3. Frick M, Darpo B, Ostergren J, et al. The effect of oral magnesium, alone or as an adjuvant to sotalol, after cardioversion in patients with persistent atrial fibrillation. Eur Heart J. 2000;21:1177-1185.
9. Joseph G, Zhao Y, Klaus W. Pharmacologic profile of crataegus extract compared to epinephrine, amrinone, milrinone and digoxin in isolated guinea pig hearts [in German; English abstract]. Arzneimittelforschung. 1995;45:1261-1265.
11. Al Makdessi S, Sweidan H, Dietz K, et al. Protective effect of Crataegus oxyacantha against reperfusion arrhythmias after global no-flow ischemia in the rat heart. Basic Res Cardiol. 1999;94:71-77.
13. Kurcok A. Ischemia and reperfusion-induced cardiac injury: effects of two flavonoid containing plant extracts possessing radical scavenging properties [abstract]. Naunyn Schmiedebergs Arch Pharmacol. 1992;345(suppl 1):R81.
14. Lumme JA, Jounela AJ. The effect of potassium and potassium plus magnesium supplementation on ventricular extrasystoles in mild hypertensives treated with hydrochlorothiazide. Int J Cardiol . 1989;25:93-98.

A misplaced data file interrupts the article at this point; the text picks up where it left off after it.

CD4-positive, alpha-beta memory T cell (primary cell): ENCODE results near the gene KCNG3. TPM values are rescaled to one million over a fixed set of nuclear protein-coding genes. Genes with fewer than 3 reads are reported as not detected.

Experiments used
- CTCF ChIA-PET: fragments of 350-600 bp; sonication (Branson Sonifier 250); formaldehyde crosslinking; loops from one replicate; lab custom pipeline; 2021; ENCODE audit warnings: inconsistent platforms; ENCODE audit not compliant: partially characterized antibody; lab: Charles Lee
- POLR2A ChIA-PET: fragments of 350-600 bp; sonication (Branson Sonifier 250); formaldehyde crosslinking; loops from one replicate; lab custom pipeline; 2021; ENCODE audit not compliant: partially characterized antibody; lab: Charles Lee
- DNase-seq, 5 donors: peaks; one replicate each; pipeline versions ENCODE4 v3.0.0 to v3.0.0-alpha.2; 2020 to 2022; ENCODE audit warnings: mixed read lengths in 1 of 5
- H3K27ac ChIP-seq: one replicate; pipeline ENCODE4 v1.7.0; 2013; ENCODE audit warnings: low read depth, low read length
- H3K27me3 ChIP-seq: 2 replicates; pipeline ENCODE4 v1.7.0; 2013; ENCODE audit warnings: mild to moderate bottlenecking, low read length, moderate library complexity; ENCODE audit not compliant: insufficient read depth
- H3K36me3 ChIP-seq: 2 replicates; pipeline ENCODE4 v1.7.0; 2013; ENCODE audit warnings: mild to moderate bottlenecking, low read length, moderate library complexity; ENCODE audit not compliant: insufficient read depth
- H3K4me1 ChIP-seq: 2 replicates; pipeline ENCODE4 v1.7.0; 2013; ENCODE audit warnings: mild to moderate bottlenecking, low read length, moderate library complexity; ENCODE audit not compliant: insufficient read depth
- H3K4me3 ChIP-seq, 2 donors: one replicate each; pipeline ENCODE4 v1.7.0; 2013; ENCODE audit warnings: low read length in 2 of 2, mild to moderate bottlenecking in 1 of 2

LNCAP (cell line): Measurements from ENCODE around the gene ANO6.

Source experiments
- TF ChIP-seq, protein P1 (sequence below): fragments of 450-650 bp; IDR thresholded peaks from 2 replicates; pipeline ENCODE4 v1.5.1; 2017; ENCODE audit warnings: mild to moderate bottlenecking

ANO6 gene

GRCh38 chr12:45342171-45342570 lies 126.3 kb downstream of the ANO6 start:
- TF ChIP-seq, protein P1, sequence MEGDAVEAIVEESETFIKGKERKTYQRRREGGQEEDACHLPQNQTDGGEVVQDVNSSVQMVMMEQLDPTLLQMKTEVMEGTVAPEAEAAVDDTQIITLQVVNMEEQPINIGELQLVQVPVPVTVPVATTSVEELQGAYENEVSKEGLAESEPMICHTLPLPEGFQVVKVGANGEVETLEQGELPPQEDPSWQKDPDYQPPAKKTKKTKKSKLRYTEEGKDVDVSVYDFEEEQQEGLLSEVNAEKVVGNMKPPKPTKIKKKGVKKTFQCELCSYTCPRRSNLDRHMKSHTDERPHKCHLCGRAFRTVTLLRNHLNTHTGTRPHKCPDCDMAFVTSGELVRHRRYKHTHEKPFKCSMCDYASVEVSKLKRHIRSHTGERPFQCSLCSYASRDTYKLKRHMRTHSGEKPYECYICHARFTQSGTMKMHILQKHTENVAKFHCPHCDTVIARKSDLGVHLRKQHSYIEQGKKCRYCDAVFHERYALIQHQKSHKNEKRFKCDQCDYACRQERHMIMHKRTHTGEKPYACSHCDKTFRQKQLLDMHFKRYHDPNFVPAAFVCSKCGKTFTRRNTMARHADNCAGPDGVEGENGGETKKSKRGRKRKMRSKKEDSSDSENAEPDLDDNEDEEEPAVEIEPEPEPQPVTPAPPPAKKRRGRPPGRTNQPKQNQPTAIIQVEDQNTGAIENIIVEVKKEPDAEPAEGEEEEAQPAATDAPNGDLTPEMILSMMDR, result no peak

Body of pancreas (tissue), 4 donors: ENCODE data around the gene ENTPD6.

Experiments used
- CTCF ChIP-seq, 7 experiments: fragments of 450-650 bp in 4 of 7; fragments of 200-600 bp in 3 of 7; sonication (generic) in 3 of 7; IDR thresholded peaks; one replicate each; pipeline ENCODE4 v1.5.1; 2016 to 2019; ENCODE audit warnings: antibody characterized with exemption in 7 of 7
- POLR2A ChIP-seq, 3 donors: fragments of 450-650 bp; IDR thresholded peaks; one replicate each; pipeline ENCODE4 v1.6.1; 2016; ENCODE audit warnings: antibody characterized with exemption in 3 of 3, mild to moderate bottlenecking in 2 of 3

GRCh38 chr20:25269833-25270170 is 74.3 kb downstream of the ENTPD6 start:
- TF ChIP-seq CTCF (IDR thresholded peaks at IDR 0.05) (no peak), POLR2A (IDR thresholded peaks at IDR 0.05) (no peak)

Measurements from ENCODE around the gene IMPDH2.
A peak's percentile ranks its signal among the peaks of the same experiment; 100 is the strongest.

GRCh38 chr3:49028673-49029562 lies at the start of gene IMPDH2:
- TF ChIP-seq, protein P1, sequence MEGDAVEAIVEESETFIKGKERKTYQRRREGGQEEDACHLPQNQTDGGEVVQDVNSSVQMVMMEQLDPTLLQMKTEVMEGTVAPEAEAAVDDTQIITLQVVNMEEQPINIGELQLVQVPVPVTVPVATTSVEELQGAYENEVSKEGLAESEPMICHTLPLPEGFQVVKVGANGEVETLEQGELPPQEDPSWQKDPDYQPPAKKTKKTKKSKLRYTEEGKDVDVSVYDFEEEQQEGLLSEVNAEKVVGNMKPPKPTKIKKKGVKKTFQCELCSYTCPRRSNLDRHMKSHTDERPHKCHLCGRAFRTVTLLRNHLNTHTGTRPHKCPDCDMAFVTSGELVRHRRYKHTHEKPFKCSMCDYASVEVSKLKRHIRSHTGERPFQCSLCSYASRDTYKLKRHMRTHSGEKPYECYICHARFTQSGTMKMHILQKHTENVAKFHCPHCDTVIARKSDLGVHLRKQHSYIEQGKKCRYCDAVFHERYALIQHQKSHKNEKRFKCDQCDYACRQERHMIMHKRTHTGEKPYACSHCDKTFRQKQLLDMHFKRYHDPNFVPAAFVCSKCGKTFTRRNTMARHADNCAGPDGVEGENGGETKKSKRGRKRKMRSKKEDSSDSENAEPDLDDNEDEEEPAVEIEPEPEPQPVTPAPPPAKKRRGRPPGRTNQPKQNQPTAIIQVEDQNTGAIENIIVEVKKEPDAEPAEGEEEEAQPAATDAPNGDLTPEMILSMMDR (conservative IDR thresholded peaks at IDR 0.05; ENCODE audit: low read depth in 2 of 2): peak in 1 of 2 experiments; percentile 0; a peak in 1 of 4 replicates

15. Calo L, Bianconi L, Colivicchi F, et al. N-3 Fatty acids for the prevention of atrial fibrillation after coronary artery bypass surgery: a randomized, controlled trial. J Am Coll Cardiol . 2005;45:1723-1728.
17. Raitt MH, Connor WE, Morris C, et al. Fish oil supplementation and risk of ventricular tachycardia and ventricular fibrillation in patients with implantable defibrillators: a randomized controlled trial. JAMA. 2005;293:2884-2891.
19. Eslami M, Badkoubeh RS, Mousavi M, et al. Oral ascorbic acid in combination with beta-blockers is more effective than beta-blockers alone in the prevention of atrial fibrillation after coronary artery bypass grafting. Tex Heart Inst J. 2007;34:268-274.
21. Ozaydin M, Peker O, Erdogan D, et al. N-acetylcysteine for the prevention of postoperative atrial fibrillation: a prospective, randomized, placebo-controlled pilot study. Eur Heart J. 2008 Feb 8 [Epub ahead of print].
Last reviewed February 2008 by EBSCO CAM Review Board